So, How Does the Novel Intelligence Paradigm Apply to Artificial Intelligence?
In the past month, I introduced a new framework I devised to model intelligence. This 3-fold-turn-5-fold taxonomy looks at intelligence from a practical perspective and how it tackles problems, as well as learning. I didn't talk much about the learning part, but this is something that you can infer as it's inherently linked to asking questions, like "why?", "how?" and "what?" These questions constitute the backbone of this paradigm, as they correspond to three of the intelligences that comprise it. Specifically, they deal with the philosophical, mechanical, and mathematical intelligences respectively (corresponding article).
Augmenting these three intelligences are the communicative and the collaborative intelligences, which enable harmonious coordination of the aforementioned three, and the ability to join forces with other individuals in a mutually beneficial way, usually towards a common goal. I also talked about the role of Ethics and Morality in all this (corresponding article). In this article, we'll look at how all this applies to Artificial Intelligence (AI) and how it can mitigate the inherent risks this technology exhibits.
This article is not my first (or even my last) attempt to write about AI, as I'm very passionate about this topic. I even co-authored a book on AI and how it applies to data science, my field of expertise. My co-author is currently working as an AI researcher at a research institute in Germany, and recently we were invited to a panel about the business aspect of AI, which was part of the Customer Technology World conference which took place online. Anyway, enough about all this, since all the traction in the world can only scratch the surface for a subject like this. The field of AI is more like an ocean, and we have just expanded the coastline a bit. To proceed further, we may need a bigger boat!
Enter a different paradigm of intelligence, one that can help us first and foremost understand it in ourselves, before we start training machines to develop and use it. Otherwise, AI can be quite dangerous, as thought leaders in this field have warned us repeatedly (e.g., Elon Musk). Whether these people are right or wrong, I don't know, but it doesn't take a superintelligence to see that we are treading on thin ice here. I recently had a very insightful chat with a Canadian engineer/scientist who works in the field of Quantum Computing and who is one of the few people who have access to state-of-the-art AI. When I asked him why not enable access to this technology to other people via an API, for example, he responded that it was too dangerous. So, when I talk about AI (and Artificial General Intelligence, which is the logical next step of the state-of-the-art), I have all this in mind.
AI currently excels at mechanical and mathematical intelligence. It has little to do with philosophical intelligence, although it is bound to get there too. Communicative intelligence is also getting better though it's doubtful it will reach high-level communication like what we see in sci-fi films anytime soon. There isn't enough business value for this yet, plus the performance trade-off may not be justified in many use cases (e.g., AI systems that deal with back-end tasks, where no one asks any questions as to how the results come about). As for collaborative intelligence, this is fairly developed, at least for when it comes to other machines. As for the collaboration with humans, that's possible but not sufficiently developed due to the lack of a common framework and the prowess gap between man and machine. However, for particular niche applications, it is a reality (e.g., chess teams comprising of a human and a chess program), and there is potential for other applications too.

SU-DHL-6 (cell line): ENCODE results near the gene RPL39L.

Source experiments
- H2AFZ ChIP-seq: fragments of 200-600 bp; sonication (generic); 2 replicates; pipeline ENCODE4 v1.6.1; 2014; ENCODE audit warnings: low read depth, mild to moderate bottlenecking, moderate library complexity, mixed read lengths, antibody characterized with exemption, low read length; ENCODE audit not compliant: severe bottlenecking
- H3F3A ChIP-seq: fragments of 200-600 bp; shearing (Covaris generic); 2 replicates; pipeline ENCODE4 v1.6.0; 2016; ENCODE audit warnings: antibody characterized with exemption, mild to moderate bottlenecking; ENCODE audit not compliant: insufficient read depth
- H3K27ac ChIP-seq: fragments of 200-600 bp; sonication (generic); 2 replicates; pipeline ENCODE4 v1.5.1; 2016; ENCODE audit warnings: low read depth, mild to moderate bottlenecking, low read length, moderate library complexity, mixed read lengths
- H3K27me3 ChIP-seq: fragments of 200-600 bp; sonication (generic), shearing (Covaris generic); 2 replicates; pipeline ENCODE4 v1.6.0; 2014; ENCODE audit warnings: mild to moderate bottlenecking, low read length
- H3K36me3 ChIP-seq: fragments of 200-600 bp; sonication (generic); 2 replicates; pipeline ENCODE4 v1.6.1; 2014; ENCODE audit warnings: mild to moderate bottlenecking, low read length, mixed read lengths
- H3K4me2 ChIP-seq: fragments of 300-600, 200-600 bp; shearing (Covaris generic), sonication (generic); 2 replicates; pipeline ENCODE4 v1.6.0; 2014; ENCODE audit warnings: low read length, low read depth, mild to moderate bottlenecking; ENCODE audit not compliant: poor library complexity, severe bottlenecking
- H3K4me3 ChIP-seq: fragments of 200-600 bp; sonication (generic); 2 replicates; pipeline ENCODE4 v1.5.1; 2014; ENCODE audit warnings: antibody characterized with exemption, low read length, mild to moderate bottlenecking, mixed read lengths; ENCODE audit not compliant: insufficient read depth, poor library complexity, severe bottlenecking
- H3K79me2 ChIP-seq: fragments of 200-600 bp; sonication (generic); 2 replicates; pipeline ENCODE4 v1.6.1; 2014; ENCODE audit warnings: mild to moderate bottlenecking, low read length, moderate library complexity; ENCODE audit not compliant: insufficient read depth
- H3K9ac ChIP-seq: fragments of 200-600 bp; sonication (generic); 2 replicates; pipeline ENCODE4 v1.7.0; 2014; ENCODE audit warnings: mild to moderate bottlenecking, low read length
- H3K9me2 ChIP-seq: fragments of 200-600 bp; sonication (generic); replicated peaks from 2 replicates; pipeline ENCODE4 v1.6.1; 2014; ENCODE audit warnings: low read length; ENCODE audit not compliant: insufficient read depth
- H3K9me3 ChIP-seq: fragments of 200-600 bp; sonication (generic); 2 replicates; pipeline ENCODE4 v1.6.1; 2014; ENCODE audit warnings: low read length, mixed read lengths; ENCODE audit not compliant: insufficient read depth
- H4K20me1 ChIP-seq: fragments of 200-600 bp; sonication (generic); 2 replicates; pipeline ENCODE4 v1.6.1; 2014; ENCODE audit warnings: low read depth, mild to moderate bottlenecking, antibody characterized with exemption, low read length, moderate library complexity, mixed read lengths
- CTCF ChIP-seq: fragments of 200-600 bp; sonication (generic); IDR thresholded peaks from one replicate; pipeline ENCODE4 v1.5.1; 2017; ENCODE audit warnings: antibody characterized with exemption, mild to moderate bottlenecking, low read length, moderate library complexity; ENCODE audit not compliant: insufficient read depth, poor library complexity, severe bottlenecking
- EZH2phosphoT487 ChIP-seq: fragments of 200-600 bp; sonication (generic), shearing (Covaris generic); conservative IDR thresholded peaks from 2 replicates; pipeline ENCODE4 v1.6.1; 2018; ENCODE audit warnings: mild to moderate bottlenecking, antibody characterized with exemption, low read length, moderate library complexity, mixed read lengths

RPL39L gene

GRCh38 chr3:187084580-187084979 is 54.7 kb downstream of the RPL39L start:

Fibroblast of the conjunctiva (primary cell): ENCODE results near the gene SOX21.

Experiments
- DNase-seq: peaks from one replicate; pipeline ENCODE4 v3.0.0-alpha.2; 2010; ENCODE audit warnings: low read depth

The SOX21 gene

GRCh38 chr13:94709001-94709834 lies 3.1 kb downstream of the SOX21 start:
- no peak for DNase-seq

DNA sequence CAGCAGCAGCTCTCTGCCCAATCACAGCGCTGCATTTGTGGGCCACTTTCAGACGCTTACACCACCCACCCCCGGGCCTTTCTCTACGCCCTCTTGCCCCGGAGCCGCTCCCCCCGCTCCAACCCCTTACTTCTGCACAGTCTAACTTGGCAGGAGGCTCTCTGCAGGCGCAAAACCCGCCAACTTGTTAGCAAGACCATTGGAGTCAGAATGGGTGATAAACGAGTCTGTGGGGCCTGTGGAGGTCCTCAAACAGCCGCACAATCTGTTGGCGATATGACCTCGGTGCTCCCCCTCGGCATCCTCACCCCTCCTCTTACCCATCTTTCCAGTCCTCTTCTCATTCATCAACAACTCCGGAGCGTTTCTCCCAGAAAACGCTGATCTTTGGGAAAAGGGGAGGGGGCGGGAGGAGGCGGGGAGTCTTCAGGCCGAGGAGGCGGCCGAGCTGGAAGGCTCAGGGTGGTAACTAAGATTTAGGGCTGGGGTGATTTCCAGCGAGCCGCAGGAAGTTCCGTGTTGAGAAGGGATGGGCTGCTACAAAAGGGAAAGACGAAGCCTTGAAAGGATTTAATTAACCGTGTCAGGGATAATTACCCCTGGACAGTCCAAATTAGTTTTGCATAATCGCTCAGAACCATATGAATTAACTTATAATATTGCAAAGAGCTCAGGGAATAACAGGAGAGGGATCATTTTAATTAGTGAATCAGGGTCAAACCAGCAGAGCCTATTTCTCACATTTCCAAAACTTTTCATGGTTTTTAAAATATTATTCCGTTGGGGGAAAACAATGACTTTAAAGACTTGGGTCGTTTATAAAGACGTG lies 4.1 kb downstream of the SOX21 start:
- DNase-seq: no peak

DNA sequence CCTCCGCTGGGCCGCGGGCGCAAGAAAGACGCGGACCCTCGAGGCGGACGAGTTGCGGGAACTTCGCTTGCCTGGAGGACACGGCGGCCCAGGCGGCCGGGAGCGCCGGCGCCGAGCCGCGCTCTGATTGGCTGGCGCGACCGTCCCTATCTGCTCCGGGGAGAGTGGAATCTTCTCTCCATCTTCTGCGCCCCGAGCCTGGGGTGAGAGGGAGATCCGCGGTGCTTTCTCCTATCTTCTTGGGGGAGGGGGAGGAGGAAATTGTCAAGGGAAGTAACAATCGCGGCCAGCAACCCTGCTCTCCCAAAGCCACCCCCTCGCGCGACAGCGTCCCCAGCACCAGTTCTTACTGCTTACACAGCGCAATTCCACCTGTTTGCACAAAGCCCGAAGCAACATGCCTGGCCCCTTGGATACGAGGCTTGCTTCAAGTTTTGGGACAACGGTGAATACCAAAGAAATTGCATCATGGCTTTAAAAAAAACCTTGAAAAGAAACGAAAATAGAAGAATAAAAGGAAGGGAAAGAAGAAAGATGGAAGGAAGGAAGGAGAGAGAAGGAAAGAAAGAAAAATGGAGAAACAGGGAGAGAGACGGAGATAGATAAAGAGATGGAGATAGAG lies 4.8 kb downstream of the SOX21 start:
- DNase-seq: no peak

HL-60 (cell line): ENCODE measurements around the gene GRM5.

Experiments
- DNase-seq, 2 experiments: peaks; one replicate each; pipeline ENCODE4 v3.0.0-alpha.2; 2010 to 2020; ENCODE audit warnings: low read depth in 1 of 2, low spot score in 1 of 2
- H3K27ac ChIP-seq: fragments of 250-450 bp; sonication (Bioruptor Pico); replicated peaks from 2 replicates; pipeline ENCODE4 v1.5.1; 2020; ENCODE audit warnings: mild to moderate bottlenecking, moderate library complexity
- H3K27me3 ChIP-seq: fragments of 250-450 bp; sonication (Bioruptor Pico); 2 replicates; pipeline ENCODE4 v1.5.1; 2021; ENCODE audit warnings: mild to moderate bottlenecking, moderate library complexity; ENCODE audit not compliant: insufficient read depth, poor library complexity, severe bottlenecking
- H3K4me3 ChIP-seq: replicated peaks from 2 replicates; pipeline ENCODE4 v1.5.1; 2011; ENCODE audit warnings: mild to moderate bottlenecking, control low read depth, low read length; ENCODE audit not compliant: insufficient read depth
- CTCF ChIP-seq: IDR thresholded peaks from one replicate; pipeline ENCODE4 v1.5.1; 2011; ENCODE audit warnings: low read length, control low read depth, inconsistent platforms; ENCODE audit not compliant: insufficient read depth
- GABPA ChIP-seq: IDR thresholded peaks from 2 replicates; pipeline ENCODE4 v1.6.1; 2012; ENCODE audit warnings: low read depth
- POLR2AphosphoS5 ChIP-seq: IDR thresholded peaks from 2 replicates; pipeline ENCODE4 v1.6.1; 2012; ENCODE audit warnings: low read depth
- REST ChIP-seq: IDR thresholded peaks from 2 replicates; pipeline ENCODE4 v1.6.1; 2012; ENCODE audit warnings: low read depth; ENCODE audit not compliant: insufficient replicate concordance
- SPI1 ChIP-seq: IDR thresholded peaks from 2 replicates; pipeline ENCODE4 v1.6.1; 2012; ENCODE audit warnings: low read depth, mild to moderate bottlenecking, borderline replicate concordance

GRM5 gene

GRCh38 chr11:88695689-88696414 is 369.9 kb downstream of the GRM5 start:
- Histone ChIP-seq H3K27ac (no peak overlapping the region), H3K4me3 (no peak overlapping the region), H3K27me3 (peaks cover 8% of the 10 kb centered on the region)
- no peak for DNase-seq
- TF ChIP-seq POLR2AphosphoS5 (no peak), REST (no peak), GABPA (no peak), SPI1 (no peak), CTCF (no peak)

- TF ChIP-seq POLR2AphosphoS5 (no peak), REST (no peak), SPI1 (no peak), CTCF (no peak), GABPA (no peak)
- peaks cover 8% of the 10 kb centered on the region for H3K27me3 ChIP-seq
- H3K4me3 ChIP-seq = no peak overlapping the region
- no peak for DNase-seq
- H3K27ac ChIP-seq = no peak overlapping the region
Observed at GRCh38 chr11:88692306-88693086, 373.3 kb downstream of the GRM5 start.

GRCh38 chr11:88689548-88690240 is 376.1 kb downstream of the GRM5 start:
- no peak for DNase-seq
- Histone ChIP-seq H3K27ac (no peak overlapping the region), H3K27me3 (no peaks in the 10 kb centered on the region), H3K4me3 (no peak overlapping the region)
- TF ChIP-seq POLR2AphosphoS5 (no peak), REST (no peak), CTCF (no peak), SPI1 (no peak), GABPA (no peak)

So, how can AI be developed/guided to embrace other aspects of the five-fold framework of intelligence and bridge the gap of understanding between the intelligence machines and us? Well, first and foremost, we could educate everyone on the topic of intelligence and the limitations of AI so that we are all on the same page. At the very least, we can have a reasonable expectation of AI and not be swayed by the marketing of the futurist movement, which is overly optimistic about technology in general, IMHO.
What's more, we can design AI systems that are well-rounded in terms of intelligence, instead of super-experts in one particular kind of intelligence and hopeless idiots in other aspects. This potential solution is significant when we start looking at the objective functions (aka fitness functions) that such systems try to optimize. To ensure a sustainable and safe evolution of an AI's functionality, we need to take baby steps instead of allowing it to accelerate uncontrollably, as it would if left untethered to reality.
Finally, we can detach AI development from organizations with vested interests that don’t represent the whole. An advanced AI is inherently dangerous, but in the hands of someone who doesn’t care about the rest of the world, it’s even more dangerous. We may not be able to control how an AI system thinks, but we can control whether it is exposed to objective functions, reflecting objectives of questionable morality.
Perhaps keeping the human in the loop of the whole AI development and maintenance process is a great rule-of-thumb solution, at least for the time being. However, we need to think ahead, intelligently, and in the most holistic way as we work on this technology. Nature may be forgiving of our mistakes, but it's doubtful that AI would do the same if we fail to instill the right values in it…
If you enjoy articles like this but have a penchant for the technical side of things, you are probably going to like my technical blog, where I write about artificial intelligence and other data-related topics. Cheers!
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